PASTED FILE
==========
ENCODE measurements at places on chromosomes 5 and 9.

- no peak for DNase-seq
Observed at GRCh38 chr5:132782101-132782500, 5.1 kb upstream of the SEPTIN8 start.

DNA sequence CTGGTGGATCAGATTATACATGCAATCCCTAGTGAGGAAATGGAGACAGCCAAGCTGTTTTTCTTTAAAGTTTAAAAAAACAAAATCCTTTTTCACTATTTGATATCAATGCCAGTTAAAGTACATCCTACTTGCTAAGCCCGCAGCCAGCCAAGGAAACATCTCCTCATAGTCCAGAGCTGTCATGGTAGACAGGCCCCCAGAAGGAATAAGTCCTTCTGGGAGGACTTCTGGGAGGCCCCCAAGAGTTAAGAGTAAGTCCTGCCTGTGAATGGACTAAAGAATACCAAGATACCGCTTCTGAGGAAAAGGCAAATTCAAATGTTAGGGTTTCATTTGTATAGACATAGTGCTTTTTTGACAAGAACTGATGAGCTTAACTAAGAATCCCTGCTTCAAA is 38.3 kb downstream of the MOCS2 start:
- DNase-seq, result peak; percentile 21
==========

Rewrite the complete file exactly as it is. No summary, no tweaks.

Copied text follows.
ENCODE measurements at places on chromosomes 5 and 9.

- no peak for DNase-seq
Observed at GRCh38 chr5:132782101-132782500, 5.1 kb upstream of the SEPTIN8 start.

DNA sequence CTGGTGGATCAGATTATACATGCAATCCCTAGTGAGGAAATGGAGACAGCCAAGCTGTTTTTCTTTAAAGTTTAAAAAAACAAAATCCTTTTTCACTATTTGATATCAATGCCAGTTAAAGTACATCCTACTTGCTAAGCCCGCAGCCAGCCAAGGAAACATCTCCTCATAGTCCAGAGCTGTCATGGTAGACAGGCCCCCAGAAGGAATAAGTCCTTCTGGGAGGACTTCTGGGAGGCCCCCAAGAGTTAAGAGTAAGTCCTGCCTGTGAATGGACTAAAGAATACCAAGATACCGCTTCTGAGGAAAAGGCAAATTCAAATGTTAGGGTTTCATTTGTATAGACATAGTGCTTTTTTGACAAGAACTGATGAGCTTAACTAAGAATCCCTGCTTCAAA is 38.3 kb downstream of the MOCS2 start:
- DNase-seq, result peak; percentile 21